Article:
Transverse limb defect: a case report

Vidyashree Ganesh Poojari, Muralidhar V. Pai, Akhila Vasudeva, Jayaraman Nambiar


Transverse limb defects are a relatively rare problem (3.5-6.9/10000 births) with a fairly low prenatal detection rate (55%). The possible etiology for this condition could be as part of a genetic condition or amniotic band syndrome. The detection rate can be improved with the use of careful anatomical survey during anomaly scan. In this case report, transverse limb defect was detected in the second trimester. 


Transverse limb defect, Prenatal diagnosis, Termination of pregnancy

Full Text:



Genest DR, Di Salvo D, Rosenblatt MJ, Holmes LB. Terminal transverse limb defects with tethering and omphalocele in a 17 week fetus following first trimester misoprostol exposure. Clin Dysmorphol. 1999;8(1):53-8.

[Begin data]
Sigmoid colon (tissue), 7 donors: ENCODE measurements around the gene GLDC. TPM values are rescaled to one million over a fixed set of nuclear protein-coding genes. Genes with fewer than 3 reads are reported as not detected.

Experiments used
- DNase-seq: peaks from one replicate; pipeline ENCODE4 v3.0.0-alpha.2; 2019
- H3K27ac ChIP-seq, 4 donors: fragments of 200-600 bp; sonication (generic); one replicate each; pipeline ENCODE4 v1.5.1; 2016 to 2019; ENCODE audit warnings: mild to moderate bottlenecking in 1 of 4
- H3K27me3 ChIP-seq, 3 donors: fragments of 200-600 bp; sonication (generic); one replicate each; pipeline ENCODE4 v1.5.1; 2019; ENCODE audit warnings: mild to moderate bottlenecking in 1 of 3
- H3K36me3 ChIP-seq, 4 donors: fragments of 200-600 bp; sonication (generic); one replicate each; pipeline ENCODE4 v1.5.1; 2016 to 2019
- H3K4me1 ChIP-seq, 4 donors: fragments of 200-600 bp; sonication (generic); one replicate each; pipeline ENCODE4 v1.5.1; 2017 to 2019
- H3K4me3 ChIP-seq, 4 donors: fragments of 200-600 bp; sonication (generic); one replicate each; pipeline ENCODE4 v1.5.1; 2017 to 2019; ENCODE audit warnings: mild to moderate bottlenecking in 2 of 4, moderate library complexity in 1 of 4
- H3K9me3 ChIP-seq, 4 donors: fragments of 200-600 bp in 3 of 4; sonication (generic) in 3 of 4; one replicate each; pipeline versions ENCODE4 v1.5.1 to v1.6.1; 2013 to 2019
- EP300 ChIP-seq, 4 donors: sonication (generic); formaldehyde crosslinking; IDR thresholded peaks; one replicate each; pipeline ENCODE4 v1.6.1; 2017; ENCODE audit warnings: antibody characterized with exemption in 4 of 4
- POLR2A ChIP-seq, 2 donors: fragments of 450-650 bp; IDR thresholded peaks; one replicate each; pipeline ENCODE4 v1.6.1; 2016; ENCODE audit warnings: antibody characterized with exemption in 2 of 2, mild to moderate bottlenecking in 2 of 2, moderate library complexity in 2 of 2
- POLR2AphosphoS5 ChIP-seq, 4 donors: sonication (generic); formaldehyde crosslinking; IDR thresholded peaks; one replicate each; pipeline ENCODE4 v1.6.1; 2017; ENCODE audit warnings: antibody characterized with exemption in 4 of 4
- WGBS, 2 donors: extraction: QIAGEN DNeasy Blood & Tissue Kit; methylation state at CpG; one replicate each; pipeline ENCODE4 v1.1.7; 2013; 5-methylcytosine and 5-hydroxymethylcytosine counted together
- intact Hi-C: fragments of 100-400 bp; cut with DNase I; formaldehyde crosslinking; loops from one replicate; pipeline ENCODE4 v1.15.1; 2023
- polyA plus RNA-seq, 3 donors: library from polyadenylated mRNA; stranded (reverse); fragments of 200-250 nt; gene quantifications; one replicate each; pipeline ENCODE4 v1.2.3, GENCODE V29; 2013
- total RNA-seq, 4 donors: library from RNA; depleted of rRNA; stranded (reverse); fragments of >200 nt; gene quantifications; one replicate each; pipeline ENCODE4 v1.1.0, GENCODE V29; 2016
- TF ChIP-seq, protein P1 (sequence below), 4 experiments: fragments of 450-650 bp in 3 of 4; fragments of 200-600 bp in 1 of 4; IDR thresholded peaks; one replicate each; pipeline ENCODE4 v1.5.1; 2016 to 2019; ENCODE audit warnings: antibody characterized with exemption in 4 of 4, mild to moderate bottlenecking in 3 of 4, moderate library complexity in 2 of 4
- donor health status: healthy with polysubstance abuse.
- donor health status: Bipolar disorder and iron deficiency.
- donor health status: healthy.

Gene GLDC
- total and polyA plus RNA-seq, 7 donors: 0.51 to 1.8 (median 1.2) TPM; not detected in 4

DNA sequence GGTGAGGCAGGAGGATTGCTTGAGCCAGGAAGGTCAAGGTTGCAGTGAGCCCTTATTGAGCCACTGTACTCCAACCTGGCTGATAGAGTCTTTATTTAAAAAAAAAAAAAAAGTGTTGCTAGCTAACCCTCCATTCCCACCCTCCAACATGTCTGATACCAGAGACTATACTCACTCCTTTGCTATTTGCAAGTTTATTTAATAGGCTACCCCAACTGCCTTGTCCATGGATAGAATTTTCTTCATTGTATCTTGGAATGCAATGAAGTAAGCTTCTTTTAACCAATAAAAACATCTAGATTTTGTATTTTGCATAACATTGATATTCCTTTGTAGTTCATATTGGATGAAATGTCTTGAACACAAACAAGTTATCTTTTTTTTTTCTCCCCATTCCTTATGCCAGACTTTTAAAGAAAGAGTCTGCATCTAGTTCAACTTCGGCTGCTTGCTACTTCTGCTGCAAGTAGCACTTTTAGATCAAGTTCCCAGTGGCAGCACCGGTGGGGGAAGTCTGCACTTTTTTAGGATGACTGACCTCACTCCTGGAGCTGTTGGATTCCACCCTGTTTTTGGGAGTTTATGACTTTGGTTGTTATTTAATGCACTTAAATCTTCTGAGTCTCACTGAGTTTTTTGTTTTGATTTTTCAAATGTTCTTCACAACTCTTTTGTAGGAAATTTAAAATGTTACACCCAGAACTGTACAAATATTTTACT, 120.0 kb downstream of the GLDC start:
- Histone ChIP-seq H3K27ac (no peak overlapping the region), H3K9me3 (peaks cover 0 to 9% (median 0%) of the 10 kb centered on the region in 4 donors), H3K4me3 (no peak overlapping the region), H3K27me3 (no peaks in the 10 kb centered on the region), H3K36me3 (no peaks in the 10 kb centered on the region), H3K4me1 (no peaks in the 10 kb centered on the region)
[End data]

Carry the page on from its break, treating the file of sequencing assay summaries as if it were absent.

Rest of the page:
Saeed F, Paramasivam G, Wiechec M, Kumar S. Incidence and outcome of antenatally diagnosed isolated transverse limb defects. Ultrasound Obstet Gynecol. 2009;34(Suppl 1):177-284.

Salomon LJ, Alfirevic Z, Bilardo CM, Chalouhi GE, Ghi T, Kagan KO, et al. ISUOG Practice Guidelines: performance of first-trimester fetal ultrasound scan. Ultrasound Obstet Gynecol. 2013;41:102-13.

Cullen MT, Green J, Whetham J, Salfia C, Gabrielli S, Hobbins JC. Transvaginal ultrasonographic detection of congenital anomalies in the first trimester. Am J Obstet Gynecol. 1990;163:466-76.

Achiron R, Tadmor O. Screening for fetal anomalies during the first trimester of pregnancy: transvaginal versus transabdominal sonography. Ultrasound Obstet Gynecol. 1991;1:186-91.